South City Motors, Inc. et al v. Automotive Industries Pension Trust Fund, et al, No. 3:2017cv04475 - Document 30 (N.D. Cal. 2018)

Court Description: ORDER DENYING PLAINTIFFS' MOTION FOR SUMMARY JUDGMENT AND GRANTING DEFENDANTS' CROSS-MOTION FOR SUMMARY JUDGMENT by Judge Jon S. Tigar denying 22 Motion for Summary Judgment; granting 23 Cross-Motion for Summary Judgment. (wsn, COURT STAFF) (Filed on 5/25/2018)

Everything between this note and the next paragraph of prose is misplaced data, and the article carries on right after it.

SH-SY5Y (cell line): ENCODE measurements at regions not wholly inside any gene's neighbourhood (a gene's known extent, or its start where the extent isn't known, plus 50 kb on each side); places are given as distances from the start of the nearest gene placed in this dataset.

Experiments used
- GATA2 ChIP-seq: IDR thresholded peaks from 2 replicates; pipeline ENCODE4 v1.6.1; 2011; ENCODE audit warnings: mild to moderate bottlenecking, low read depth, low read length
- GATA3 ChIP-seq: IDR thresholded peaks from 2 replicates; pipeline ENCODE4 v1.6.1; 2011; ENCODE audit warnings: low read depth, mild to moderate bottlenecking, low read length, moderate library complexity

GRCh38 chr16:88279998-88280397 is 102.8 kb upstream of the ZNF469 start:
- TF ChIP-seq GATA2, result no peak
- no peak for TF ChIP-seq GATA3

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South City Motors, Inc. et al v. Automotive Industries Pension Trust Fund, et al Doc. 30 1 2 3 4 UNITED STATES DISTRICT COURT 5 NORTHERN DISTRICT OF CALIFORNIA 6 SOUTH CITY MOTORS, INC., et al., 7 Plaintiffs, 8 v. 9 10 AUTOMOTIVE INDUSTRIES PENSION TRUST FUND, et al., 11 United States District Court Northern District of California Case No. 17-cv-04475-JST Defendants. ORDER DENYING PLAINTIFFS’ MOTION FOR SUMMARY JUDGMENT AND GRANTING DEFENDANTS’ CROSS-MOTION FOR SUMMARY JUDGMENT Re: ECF No. 22, 23 12 Before the Court is Plaintiffs’ motion for summary judgment, ECF No. 22, and 13 14 Defendants’ cross-motion for summary judgment, ECF No. 23.1 The Court will deny Plaintiffs’ 15 motion and grant Defendants’ motion. 16 I. BACKGROUND 17 Plaintiffs, South City Motors, Inc., Capital Expressway Ford, Inc., and Sunnyvale/ 18 Peninsula Ford of Sunnyvale, are motor dealerships associated with Plaintiff, Ford Motor 19 Company. ECF No. 22-1 at 6. Plaintiffs contributed to Defendant Automotive Industries Pension 20 Trust Fund (“the Trust Fund”) at various times. ECF No. 20 at 390. The Trust Fund is a 21 multiemployer pension plan established under the Employee Retirement Income Security Act of 22 1974 (“ERISA”) as amended by the Multiemployer Pension Plan Amendments Act of 1980 23 (“MPPAA”). ECF No. 20 at 213; ECF No. 23 at 8. In 2005, South City Motors and Capitol Expressway entered into collective bargaining 24 25 agreements that required each to make contributions to the Fund. ECF No. 20 at 361. South City 26 Motors signed a Pension Agreement with the Trust Fund agreeing to be bound by the provisions 27 28 The citations in this order rely upon the Electronic Case Filing (“ECF”) numbers for South City Motors, Inc., et al., v. Automotive Industries Pension Trust Fund, et al., Case No: 17-cv-4475. 1 1 of the Trust Agreement in September 2005. Id. at 360-61. Capitol Expressway signed a Pension 2 Agreement effective on August 27, 2005. Id. at 361. 3 The dispute in this case concerns Plaintiffs’ withdrawal liability to the Trust Fund. Under ERISA, pension plans may “impose proportional liability on withdrawing employers for the 5 unfunded vested benefit obligations of multiemployer plans.” Carpenters Pension Trust Fund for 6 N. California v. Underground Const. Co., Inc., 31 F.3d 776, 778 (9th Cir. 1994). “Where a 7 withdrawing employer's past contributions are insufficient to fund pension plan obligations that 8 have already vested at the time of withdrawal, the MPPAA amendments enable plans ‘to make 9 withdrawing employers pay their proportionate share of the deficit such that remaining employers 10 [will] not be unfairly saddled with increased payments.’” Auto. Indus. Pension Tr. Fund v. Tractor 11 United States District Court Northern District of California 4 Equip. Sales, Inc., 73 F. Supp. 3d 1173, 1179 (N.D. Cal. 2014), aff'd, 672 F. App'x 685 (9th Cir. 12 2016) (quoting Carpenters Pension, 31 F.3d at 778). 13 This “withdrawal liability” is assessed against the withdrawing employer, and 29 U.S.C. § 1301(b)(1) defines “employer” to include not only the entity obligated to contribute to the pension plan, but also all “trades or businesses” that are under “common control” with that entity. See 29 U.S.C. § 1301(b)(1). Congress enacted section 1301(b)(1) “to prevent businesses from shirking their ERISA obligations by fractionalizing operations into many separate entities.” Teamsters Pension Trust Fund–Bd. of Trustees of W. Conference v. Allyn Transp. Co., 832 F.2d 502, 507 (9th Cir.1987); see also, Bd. of Trustees of W. Conference of Teamsters Pension Trust Fund v. Lafrenz, 837 F.2d 892, 894 (9th Cir.1988) (“The point of section 1301(b)(1) is simply to prevent the controlling group . . . from avoiding withdrawal liability by shifting corporate assets into other business ventures under its control.”). 14 15 16 17 18 19 20 21 22 23 Id. at 1179-80. However, ERISA also permits a multiemployer plan to adopt a walk-away provision that 24 allows employers to participate in that plan for a limited period of time without incurring pension 25 withdrawal liability upon withdrawal from the plan. See ERISA § 4201; 29 U.S.C. § 1390(a). 26 Such a term is called a “free look provision.” The free look provision exempts an employer from 27 withdrawal liability if the employer had an obligation to contribute to the plan after March 1, 2005 28 and meets certain conditions. See U.S.C. § 1390. 2 Around March 1, 2005, the Trust Fund amended its Trust Agreement to adopt a free look 1 2 provision. ECF No. 20 at 360. This provision allowed an employer participant to withdraw from 3 the plan if the employer had been participating for less than five years. Id. South City Motors and 4 Capitol Expressway withdrew from the Plan after contributing for fewer than five years. Id. at 5 361. The Trust Fund issued a withdrawal assessment against South City Motors and “and all 6 commonly controlled trades or businesses (‘the Ford Control Group’).” ECF No. 29 at 221. This 7 assessment calculated “withdrawal liability on the basis of South City Motor’s membership in a 8 controlled group of contributing employers that were at least 80% owned by Ford, including the 9 Dealerships.” ECF No. 1 ¶ 33. South City Motors, Ford Motor Company, and the Ford control group requested a review 10 United States District Court Northern District of California 11 of the Trust Fund’s 2012 withdrawal liability assessment. Id. at 390-91. On or about October 19, 12 2012, the Trust Fund rejected all of Plaintiffs’ grounds for review. Id. On December 17, 2012, 13 South City Motors, Capitol Expressway, Ford Motor Company, and the Ford control group 14 demanded arbitration of the Trust Fund’s withdrawal liability assessments. Id. at 391. On 15 February 24, 2017, the Arbitrator issued an award in favor of the Trust Fund. See id. at 11-23. On 16 May 22, 2017, the Arbitrator issued an order approving the Trust Fund’s request for attorney’s 17 fees. See id. at 10. The Arbitrator issued a final award on July 8, 2017. See id. at 7. Plaintiffs 18 filed an action seeking to modify or vacate the award on August 7, 2017. See ECF No. 1. 19 Defendants filed an action seeking to enforce the award on the same day. See Automotive 20 Industries Pension Trust Fund et al v. South City Motors, Inc., et al, No 17-cv-4491 JST, ECF 21 No. 1. 22 II. LEGAL STANDARD 23 A. Summary Judgment 24 Summary judgment is proper when a “movant shows that there is no genuine dispute as to 25 any material fact and the movant is entitled to judgment as a matter of law.” Fed. R. Civ. P. 56(a). 26 Where the party moving for summary judgment would bear the burden of proof at trial, that party 27 “has the initial burden of establishing the absence of a genuine issue of fact on each issue material 28 to its case.” C.A.R. Transp. Brokerage Co. v. Darden Rests., Inc., 213 F.3d 474, 480 (9th Cir. 3 1 2000). Where the party moving for summary judgment would not bear the burden of proof at trial, 2 that party “must either produce evidence negating an essential element of the nonmoving party’s 3 claim or defense or show that the nonmoving party does not have enough evidence of an essential 4 element to carry its ultimate burden of persuasion at trial.” Nissan Fire & Marine Ins. Co. v. Fritz 5 Cos., 210 F.3d 1099, 1102 (9th Cir. 2000). If the moving party satisfies its initial burden of 6 production, the nonmoving party must produce admissible evidence to show that a genuine issue 7 of material fact exists. Id. at 1102-03. If the nonmoving party fails to make this showing, the 8 moving party is entitled to summary judgment. Celotex Corp. v. Catrett, 477 U.S. 317, 322-23 9 (1986). B. 11 United States District Court Northern District of California 10 Review of Arbitration Proceedings “Upon completion of the arbitration proceedings in favor of one of the parties, any party 12 thereto may bring an action, no later than 30 days after the issuance of an arbitrator's award, in an 13 appropriate United States district court in accordance with section 1451 of this title to enforce, 14 vacate, or modify the arbitrator's award.” 29 U.S.C. § 1401(b)(2). “In any proceeding under 15 subsection (b), there shall be a presumption, rebuttable only by a clear preponderance of the 16 evidence, that the findings of fact made by the arbitrator were correct.” 29 U.S.C. § 1401(c). 17 “The arbitrator's conclusions of law are reviewed de novo. Whether a withdrawal within the 18 meaning of the statute has occurred presents a mixed question of law and fact.” Penn Cent. Corp. 19 v. W. Conference of Teamsters Pension Tr. Fund, 75 F.3d 529, 533 (9th Cir. 1996) (internal 20 quotation marks and citations omitted). An arbitrator’s award of attorney fees is reviewed for an abuse of discretion. GCIU- 21 22 Employer Ret. Fund v. Quad/Graphics, Inc., 250 F. Supp. 3d 551, 558 (C.D. Cal. 2017) (citing 23 Penn Cent. Corp. v. W. Conference of Teamsters Pension Trust Fund, 75 F.3d 529, 533 (9th Cir. 24 1996); see also Trs. of Utah Carpenters' & Cement Masons' Pension Trust v. Loveridge, 567 25 Fed.Appx. 659, 662 (10th Cir. 2014). 26 III. 27 28 DISCUSSION Parties have submitted a joint stipulated record in support of their motion for summary judgment. See ECF No. 20. Plaintiffs argue that (1) the Arbitrator erred by denying plaintiffs an 4 1 evidentiary hearing and issuing an award on the Trust Fund’s summary judgment motion; (2) the 2 Arbitrator misapplied the law by failing to apply statutory withdrawal liability exemptions 3 applicable to control group members; (3) the Arbitrator improperly interpreted the parties’ 2007 4 settlement and permitted the Trust Fund to assess liability based on contribution histories pre- 5 dating the settlement; and (4) the Trust Fund is not entitled to attorney’s fees. ECF No. 22-1 at 2. 6 Defendants argue that the Arbitrator did not err. ECF No. 23 at 3. Defendants seek “an order 7 enforcing the Award and determining that the Trust Fund is entitled to recover reasonable 8 attorney’s fees and costs in these related cases.” ECF No. 23 at 2. The Court addresses Plaintiffs’ arguments in turn. 9 A. 11 United States District Court Northern District of California 10 The Arbitrator Did Not Err By Issuing An Award On Summary Judgment Plaintiffs’ first complaint is that the arbitrator entered summary judgment after briefing 12 and oral argument, but without conducting a full evidentiary hearing. Plaintiffs contend the 13 arbitrator lacked the authority to resolve the case in this fashion. Arbitration proceedings to resolve disputes between an employer and the plan “shall be 14 15 conducted in accordance with fair and equitable procedures to be promulgated by the corporation 16 [Pension Benefit Guarantee Corporation or “PBGC”].” 29 U.S.C. § 1401(a)(2). The PBGC 17 regulations establish “procedures, pursuant to section 4221 of ERISA, of withdrawal liability 18 disputes.” 29 C.F.R. § 4221.1(a). However, in lieu of these procedures “an arbitration may be 19 conducted with an alternative arbitration procedure approved by the PBGC.” 29 C.F.R. § 20 4221.14(a). “If an arbitration is conducted in accordance with a PBGC-approved arbitration 21 procedure, the alternative procedure shall govern all aspects of the arbitration.”2 In this instance, the arbitration was conducted pursuant to the Multi-employer Pension Plan 22 23 Arbitration Rules for Withdrawal Liability (“MEPPA rules”). ECF No. 20 at 1195. Thus, the 24 question of whether the Arbitrator was required to give Plaintiffs an evidentiary hearing before 25 issuing an award on summary judgment is governed by those rules. Plaintiffs first argue that withdrawal liability arbitrations ought to be conducted pursuant to 26 27 28 2 There are five exceptions to this rule, but they are not relevant here. See 29 C.F.R. § 4221.14(b). 5 1 the regulations promulgated by the PBGC and that “those regulations do not permit an arbitration 2 to proceed without a hearing absent party consent.” ECF No. 22-1 at 16. Plaintiffs cite 29 C.F.R. 3 § 4221.5(c): “The arbitrator may render an award without a hearing if the parties agree and file 4 with the arbitrator such evidence as the arbitrator deems necessary to enable him or her to render 5 an award under § 4221.8.” While this regulation might imply that an arbitrator cannot render an 6 award without a hearing without parties’ consent, this regulation does not govern this arbitration. 7 As explained above, the MEPPA rules govern whether the arbitrator can render an award without 8 a hearing. Plaintiffs further argue that the MEPPA rules require a hearing unless the parties 10 affirmatively waive one, pointing to Section 33, which states in part that “[t]he parties may, by 11 United States District Court Northern District of California 9 written agreement, waive oral hearings.” ECF No. 20 at 1203; ECF No. 22-1 at 16. Plaintiffs omit 12 part of Section 33 in their briefing. Section 33 continues, “If the parties are unable to agree as to 13 the procedure, the Arbitrator shall specify a fair and equitable procedure consistent with Section 14 4221.5(c) of the PBGC regulations for the arbitration of disputes in multiemployer plans.” ECF 15 No. 20 at 1203-04. The purpose of Section 33 is to provide an avenue for the parties and the 16 arbitrator to determine a procedure in lieu of an oral hearing. However, Section 33 does not 17 require the arbitrator to hold a hearing before issuing an award on summary judgment. See Atreus 18 Communities Grp. of Arizona v. Stardust Dev., Inc., 229 Ariz. 503, 510 (Ct. App. 2012).3 In fact, while the MEPPA rules provide procedural guidance for hearings, ECF No. 20 at 19 20 1201-1203, nowhere do those rules state that a hearing is always required. The MEPPA rules are 21 22 23 24 25 26 27 28 3 The parties may provide, by written agreement, for the waiver of oral hearings in any case. If the parties are unable to agree as to the procedure, the AAA shall specify a fair and equitable procedure. Although this provision provides a means for the parties to waive the hearing upon agreement, it does not address, and so does not preclude, one party from seeking summary judgment. Nor does it preclude the arbitrator, upon concluding that no issues of material fact exist, from determining that the matter can be resolved by summary judgment. Atreus, 229 Ariz. At 510. 6 1 also silent on whether the arbitrator may issue an award on summary judgment without holding an 2 evidentiary hearing. Section 24, which lays out the order of proceedings, allows an arbitrator 3 “discretion to vary this procedure but shall afford full and equal opportunity to all parties for the 4 presentation of any material or relevant proofs.” ECF No. 20 at 1201-02. And Section 45 of the 5 MEPPA rules gives the arbitrator the authority to “interpret and apply these rules insofar as they 6 relate to the Arbitrator's powers and duties.” ECF No. 20 at 1206. 7 In cases involving similar sets of arbitration rules, nearly every court to consider the 8 question has held that “if the applicable rules do not specifically provide for such a procedure, and 9 neither the rules nor the parties’ agreement expressly preclude it, an arbitrator generally has the power to determine whether to grant a summary disposition without exceeding his authority.” 11 United States District Court Northern District of California 10 Michele L. Maryott, The Trial on Paper: Key Considerations for Determining Whether to File A 12 Summary Judgment Motion, Litigation, Spring 2009, at 36, 39; see, e.g., Sherrock Bros. v. 13 DaimlerChrysler Motors Co., LLC, 260 F. App'x 497, 501–02 (3d Cir. 2008) (“Although the AAA 14 Commercial Arbitration Rules do not specifically provide for motions for summary disposition, 15 they do grant the arbitrator flexibility and discretion. Accordingly, federal courts have affirmed 16 arbitration awards where the arbitrator ruled on a motion for summary judgment or on summary 17 disposition.”) (footnote omitted); Campbell v. Am. Family Life Assur. Co. of Columbus, 613 F. 18 Supp. 2d 1114, 1119 (D. Minn. 2009) (holding that “summary judgment is permissible in 19 arbitration”); Hodgson v. IAP Readiness Mgmt. Support, No. 510CV86, 2010 WL 3943698, at *4 20 (N.D. Fla. Sept. 20, 2010), report and recommendation adopted, No. 510CV86, 2010 WL 21 3943696 (N.D. Fla. Oct. 5, 2010) (“To the extent plaintiff attacks the arbitration award on the 22 grounds that the arbitrator was guilty of misconduct because she used a summary procedure, 23 plaintiff fails to state a plausible basis to vacate the arbitration award.”); Schlessinger v. Rosenfeld, 24 Meyer & Susman, 40 Cal. App. 4th 1096, 1105 (1995) (“We decline to read section 1286.2, 25 subdivision (e), as requiring that an arbitrator always resolve disputes through the oral 26 presentation of evidence or the taking of live testimony. To do otherwise would lead to 27 anomalous results. The purpose of arbitration, as reflected in the Act, is to provide a ‘speedy and 28 relatively inexpensive means of dispute resolution.’”) (quoting Moncharsh v. Heily & Blase, 3 7 Cal.4th 1, 9 (1992)); Atreus Communities Grp. of Arizona v. Stardust Dev., Inc., supra, 229 Ariz. 2 at 508 (Ct. App. 2012) (“Courts in other states have decided an arbitrator is authorized to grant 3 summary judgment when the governing rules do not expressly address summary judgment in the 4 arbitration proceeding. Those courts have held that when the parties' arbitration agreement and 5 governing rules are silent as to whether an arbitrator can grant summary judgment, the arbitrator is 6 authorized to do so unless the party opposing summary judgment is denied the fair opportunity to 7 present its case.”); Brooks v. BDO Seidman, LLP, 942 N.Y.S.2d 333, 334 (2012) (“Although the 8 panel made a determination of the proceeding on respondent's motion for summary judgment, this 9 was not improper since arbitrators are not compelled to conduct hearings, and may decide a case 10 on summary judgment. Moreover, the arbitration clause of the parties’ engagement letter did not 11 United States District Court Northern District of California 1 prohibit the arbitrators from using this type of disposition.”) (citations omitted); Stifler v. Seymour 12 Weiner, M.D., P.A., 62 Md. App. 19, 25 (1985) (“Although there is no provision in the statute for 13 summary disposition . . . , we see no reason why a claim cannot be adjudicated on that basis in 14 those instances where it may be susceptible to such treatment.”). Similarly here, the Court 15 concludes that the MEPPA rules do not require an arbitrator to hold a hearing before issuing an 16 award on a summary judgment motion as long as the arbitrator has “afford[ed] [a] full and equal 17 opportunity to all parties for the presentation of any material or relevant proofs.” ECF No. 20 at 18 1202. The arbitrator in this case afforded that opportunity by allowing the presentation of 19 evidence in support of and opposition to summary judgment. 20 Plaintiffs also argue that the “Arbitrator’s failure to hold an evidentiary hearing denied 21 Plaintiffs their right to present and cross examine witnesses before the fact finder.” ECF No. 22-1 22 at 17. The Arbitrator followed the summary judgment standard set forth in the Federal Rules of 23 Civil Procedure. ECF No. 20 at 15. Summary judgment should be rendered “if the movant shows 24 that there is no genuine dispute as to any material fact and the movant is entitled to judgment as a 25 matter of law.” Fed. R. Civ. P. 56(a). By granting summary judgment, the Arbitrator determined 26 that there were no genuine disputes of material fact. Plaintiffs could not have been denied the 27 right to present any argument before a fact finder because there were no genuine disputes of fact. 28 Plaintiffs may disagree with the Arbitrator’s decision that there were no genuine disputes of fact, 8 1 in which case they can exercise their right to appeal under 29 U.S.C. Section 1401(b)(2). 2 However, Plaintiffs have not offered the Court any evidence that they were not afforded a full and 3 equal opportunity to present any material or relevant proof through the summary judgment 4 proceeding. 5 6 There are sound policy reasons to uphold the arbitrator’s ability to enter summary judgment. As the Arizona Court of Appeal stated cogently, 7 The purpose of arbitration is to permit parties to agree to a more expedited and less costly means to resolve disputes than litigation in the courts. Summary judgment by an arbitrator is consistent with that purpose when the parties do not expressly prohibit summary judgment in their agreement, provided the parties receive a fair opportunity to present their case. To hold otherwise would run counter to the underlying purpose of arbitration by requiring parties in arbitration to prepare for and attend an evidentiary hearing when one party was entitled to an award as a matter of law. 8 9 10 United States District Court Northern District of California 11 12 13 Atreus, 229 Ariz. at 508–09. See also Stifler, 62 Md. App. at 25 (when there is no dispute of fact 14 on a dispositive issue, “there is no reason to waste time, effort, and money on a full-scale trial on 15 the merits of the claim”). 16 17 18 The Court finds that the arbitrator did not err in issuing an award on summary judgment. B. The Statutory Withdrawal Exemption Applies to the Control Group as a Whole 19 The free look provision states that “[a]n employer who withdraws from a plan in a 20 complete or partial withdrawal is not liable to the plan if the employer” meets certain conditions. 21 29 U.S.C. § 1390. The parties disagree about whether the free look provision applies to the 22 control group as a whole or whether it can apply to individual plaintiffs. Plaintiffs argue that “the 23 Arbitrator improperly concluded that ERISA’s statutory free look exemption to withdrawal 24 liability is inapplicable unless the exemption applies to an entire control group simultaneously.” 25 ECF No. 22-1 at 18. Defendants argue that “the controlled group is treated as a single employer 26 for all withdrawal liability purposes.” ECF No. 23 at 16. 27 28 The subchapter governing withdrawal liability provides a definition of employer. See 29 U.S.C. § 1301(b) (“For purposes of this subchapter . . . all employees of trades or businesses 9 1 (whether or not incorporated) which are under common control shall be treated as employed by a 2 single employer and all such trades and businesses as a single employer.). The free look provision 3 does not apply unless “an employer” meets all the conditions pertaining to that designation. See 4 29 U.S.C. § 1390. It therefore follows that the free look provision does not apply unless “all 5 employees of trades or businesses (whether or not incorporated) which are under common control” 6 meet the conditions. Here, because Plaintiffs did not meet those conditions, the free look 7 provision did not apply. Plaintiffs cite Robbins v. Pepsi-Cola Metro. Bottling Co., 636 F. Supp. 641, 654 (N.D. Ill. 8 9 1986) in support of their position. In Robbins, the Northern District of Illinois considered the partial withdrawal liability resulting from Pepsi-Cola and Pepsico’s withdrawal from the Central 11 United States District Court Northern District of California 10 State Pension Fund. Id. at 651. The court found that “the plain language of the statute clearly 12 supports the Fund's assertion that the controlled group definition must be used to determine the 13 fact of a withdrawal and to calculate the entire entity's withdrawal liability assessment.” Id. at 14 655. The Fund tried to argue that “the statutory exemptions are inapplicable in the controlled 15 group context, because § 1301(b)(1) requires the Fund to treat the controlled group as one entity, 16 and to calculate its liability based on the entire group’s decline in contributions.” Id. at 656. The 17 court found that the Pension Fund “erred in its attempted extension of the controlled group 18 concept to exclude consideration of these statutory exceptions” and that “Title IV's statutory 19 exemptions, like its controlled group provision, apply to all decisions regarding withdrawal 20 liability under the MPPAA.” Id. The court directed the Pension Fund to consider the conduct of 21 the entire entity when determining the withdrawal liability of a controlled group, but also to give 22 “due allowance” to “contribution declines stemming from a specific statutory exemption. Id. at 23 657. 24 Plaintiffs cite Robbins for the proposition that “[i]f a non-control group employer may 25 exempt certain contribution declines from withdrawal liability, a control group employer must 26 likewise be able to carve out contributions that are statutorily exempt.” ECF No. 22-1 at 20. Even 27 if this proposition accurately summarizes Robbins’ holding, it does not support Plaintiffs’ position. 28 Robbins simply requires that the statutory exemption provisions “treat[] a ‘controlled group’ 10 1 employer like any other ERISA employer.” Robbins, 636 F. Supp. at 657. Under Robbins, the 2 free look provision requires control group employers to be treated like other ERISA employers. A 3 non-control group employer is not exempt from withdrawal liability unless the employer meets all 4 of the free look’s requirements. Similarly, a control-group employer is not exempt from 5 withdrawal liability unless the employer— which includes all employees of trades or businesses 6 (whether or not incorporated) which are under common control—meets all of the free look’s 7 requirements. See 29 U.S.C. § 1301(b) 8 9 Therefore, the Arbitrator did not err. The free look exemption is only applicable if it applies to the entire control group. C. 11 United States District Court Northern District of California 10 The Arbitrator Properly Interpreted the 2007 Antioch Settlement Agreement In 2007, Antioch Ford withdrew from the Trust Fund. ECF No. 20 at 18. The Trust Fund 12 Assessed complete withdrawal liability. Id. The Trust Fund and Antioch Ford entered into a 13 settlement agreement on August 22, 2007. ECF No. 20 at 315. As part of the agreement, Antioch 14 Ford agreed to pay the trust fund $209,342.70 “to settle the claims and/or potential claims arising 15 out of, or in any way connected with the Dispute.” Id. In return, the Trust Fund released the Ford 16 Motor Company “from any and all claims, demands, liens, agreements, contracts, covenants, 17 actions, suits, causes of action, grievances, expenses, damages, judgment, orders and liabilities or 18 whatever kind of nature in state or federal law, equity or otherwise, whether known or unknown to 19 AIP Trust Fund . . . arising out of the Dispute.” ECF No. 20 at 316. The Trust Fund also assumed 20 “all risk for Claims that now exist, known or unknown arising out of the Dispute.” Id. The 21 Dispute is defined as the Trust Fund’s “claims and demands against Antioch Ford and others, for 22 ‘withdrawal liability’ (as such term is defined in Title IV of the Employee Retirement Security Act 23 of 1974, as amended).” Id. at 315. 24 When calculating South City Motor’s withdrawal liability assessment, the Trust Fund 25 provided data “showing the contribution base units, and highest contribution rate, for each of the 26 identified Ford Motor Company Group dealerships, for the actuary’s use in revising the 27 withdrawal lability calculation based on the contribution history of the group.” ECF No. 20 at 30. 28 This data included the contribution history of the Antioch Ford. ECF No. 31 at 1211. Plaintiffs 11 1 argue that the Trust Fund should not have assessed liability based on contribution histories that 2 pre-date the settlement. ECF No. 22-1 at 24. They contend that the “settlement agreement 3 released all claims against the control group for withdrawal liability and thus limited the Trust 4 Fund from making further assessments based on the prior contribution history.” Id. Defendants 5 argue that the “release cannot reasonably be interpreted to affect future claims for withdrawal 6 liability of the Ford Group that arise in 2009, and 2010, nor does it change the statutorily 7 prescribed method by which that liability must be calculated, or the method of giving credit for 8 previous payments that is set out in PBGC regulations.” ECF No. 23 at 20. 9 “When a contract is reduced to writing, the intention of the parties is to be ascertained from the writing alone, if possible[.]” Cal. Civ. Code. § 1639; see also Atel Fin. Corp. v. Quaker Coal 11 United States District Court Northern District of California 10 Co., 321 F.3d 924, 925-26 (9th Cir. 2003) (“Under California law, the interpretation of contract 12 language is a question of law.”); Hellweg v. Cassidy, 61 Cal. App. 4th 806, 809 (1998) (same). 13 Here, the settlement agreement states that the Trust Fund assumes “all risk for Claims that now 14 exist, known or unknown arising out of the Dispute.” ECF No. 20 at 316. (emphasis added). 15 Therefore, according to the unambiguous language of the agreement, Ford was released from any 16 claims and demands against Antioch Ford for withdrawal liability that existed on or before 17 February 22, 2007. The claims at issue in this case did not exist on or before February 22, 2007. 18 South City Motors stopped making contributions to the Fund around March 2009. ECF No. 20 at 19 361. The Fund’s revised withdrawal liability assessment against South City Motors is dated 20 March 30, 2012. ECF No. 20 at 390. 21 Furthermore, the 2007 settlement agreement is limited to claims arising out of “the 22 dispute.” The dispute was clearly defined in the agreement as the Trust Fund’s “claims and 23 demands against Antioch Ford and others, for ‘withdrawal liability.’” ECF No. 20 at 315. The 24 definition does not include a provision limiting how liability should be calculated in future 25 withdrawal liability assessments. In the absence of such limitations, the Trust Fund was free to 26 follow the statutorily prescribed method for assessing withdrawal liability that “includes 27 protections to prevent employers from being double charged.” ECF No. 19 at 25. See 29 U.S.C 28 12 1 § 1386; 29 C.F.R § 4206.4 Plaintiffs have not demonstrated that the Arbitrator erred in interpreting the 2007 Antioch 2 3 settlement agreement.5 The Arbitrator Did Not Abuse His Discretion In Awarding Attorney’s Fees 4 D. 5 Under Section 38 of the MEPPA rules, the Arbitrator “may assess reasonable attorney fees.” ECF No. 20 at 1205. The Arbitrator exercised his discretion to award costs and reasonable 7 attorneys’ fees because the Trust Fund “incurred substantial attorneys’ fees in defending against 8 the Ford Group’s legally baseless challenges to the withdrawal assessment, in a protracted 9 arbitration proceeding that has lasted for over for over four years, largely due to the Ford Group’s 10 persistent, through eventually unsuccessful, efforts to inject inarbitrable issues into the proceeding 11 United States District Court Northern District of California 6 and to engage in overbroad and harassing discovery.” ECF No. 20 at 22. Plaintiffs argue that the arbitrator abused his discretion because their legal positions are not 12 13 baseless. ECF No. 22-1 at 28. Plaintiffs contend that their positions are not baseless because 14 “Plaintiffs and the Trust Fund both cite to relevant authority for the conflicting application of the 15 ‘free look’ provision in the Trust Agreement.” Id. Plaintiffs also argue that they did not 16 unnecessarily protract the arbitration because they were forced to preserve their equitable 17 arguments in the District Court after the Arbitrator ruled them non-arbitrable. Id. at 29. Plaintiffs 18 argue that they did not bring these claims in bad faith because one of these claims is still pending 19 and that this Court gave Plaintiffs leave to amend the other claims. ECF No. 24. Finally, 20 Plaintiffs contend that they did not engage in overbroad or harassing discovery because they only 21 22 23 24 25 26 27 28 The Trust Fund contends that it “could have treated the Antioch settlement payment (and the McHugh payment) as a prior partial withdrawal liability payments [sic] subject to the amortization rules of 29 C.F.R. § 4206.6, amortizing the credit over 5 years, beginning with the year of the partial withdrawal. However, the Trust Fund opted to assess the Ford Group’s withdrawal liability to reflect its actual withdrawal history. This resulted in a larger credit to the Ford Group than it would have received had the payments been amortized.” ECF No. 23 at 21-22. Defendants do not respond to this assertion and the Court does not address it. 5 Under Section 16 of the MEPPA rules, an Arbitrator “may allow a party to conduct prehearing discovery . . . upon a showing that the discovery sought is likely to lead to the production of relevant evidence and will not be disproportionately burdensome to the other parties.” ECF No. 20 at 1200. Plaintiffs argue that the Arbitrator improperly denied Plaintiffs’ request to conduct discovery concerning the parties’ intent. However, the language of the settlement agreement is unambiguous. The parties’ intent can therefore be ascertained from the writing alone. See Cal. Civ. Code. § 1639. 13 4 1 sought “previously undisclosed instructions about how to incorporate the Antioch Ford settlement 2 agreement payments into the Trust Fund’s assessment.” ECF No. 24 at 10. 3 The MEPAA rules allow an Arbitrator to “grant any remedy or relief within the scope of 4 ERISA.” Under ERISA, “the court may award all or a portion of the costs and expenses incurred 5 in connection with such action, including reasonable attorney's fees, to the prevailing party.” 29 6 U.S.C. § 1451(e). Plaintiffs’ arguments succeed, at best, only in establishing that there were two 7 sides to the question of whether Plaintiffs’ claims had merit. The factual conclusions on which the 8 arbitrator relied in awarding fees were supported by record evidence. That this Court might weigh 9 that evidence differently does not mean the arbitrator abused his discretion. The Court affirms the 10 United States District Court Northern District of California 11 arbitrator’s award of attorneys’ fees. 12 Defendants’ Request for Attorneys’ Fees Incurred in Case Nos. 17-cv-4475 is Denied 13 Defendants also request a discretionary award of fees and costs incurred in Case No. 17- 14 xc-4475 and Case No. 17-cv-4491. “The factors to be considered in awarding attorney's fees are 15 as follows: (1) the culpability or good faith of the opposing party; (2) the ability of opposing party 16 to pay the award fees; (3) the degree of deterrence which would result from an award of fees; (4) 17 whether a number of participants under an ERISA plan would benefit from an award of fees; and 18 (5) the relative merits of the parties' positions.” Cuyamaca Meats, Inc. v. San Diego & Imperial 19 Ctys. Butchers' & Food Employers' Pension Tr. Fund, 827 F.2d 491, 500 (9th Cir. 1987) (citing 20 Hummell v. S.E. Rykoff & Co., 634 F.2d 446, 453 (9th Cir.1980)). “[T]he key factors are the 21 appellant's good faith or culpability and the relative merits of the parties' positions.” Id. Applying 22 these factors in analogous circumstances, the Ninth Circuit has stated that these “factors very 23 frequently suggest that attorney's fees should not be charged against ERISA plaintiffs.” Operating 24 Eng'rs Pension Trust v. Gilliam, 737 F.2d 1501, 1506 (9th Cir.1984). 25 E. While the Court has rejected Plaintiffs’ arguments and affirmed the arbitrator’s award, the 26 Court does not find either that the Plaintiffs acted in bad faith or that their positions were 27 objectively without basis. As indicated above, some of the questions raised by the briefs were 28 ones of first impression. The Court denies Defendants’ request for fees under 29 U.S.C. § 14 1 1451(e). 2 CONCLUSION 3 Plaintiffs’ motion for summary judgment, ECF No. 22, is denied. Defendants’ cross 4 motion for summary judgment, ECF No. 23, is granted. Defendants’ request for attorneys’ fees in 5 connection with this district court action is denied. 6 7 8 9 IT IS SO ORDERED. Dated: May 25, 2018 ______________________________________ JON S. TIGAR United States District Judge 10 United States District Court Northern District of California 11 12 13 14 15 16 17 18 19 20 21 22 23 24 25 26 27 28 15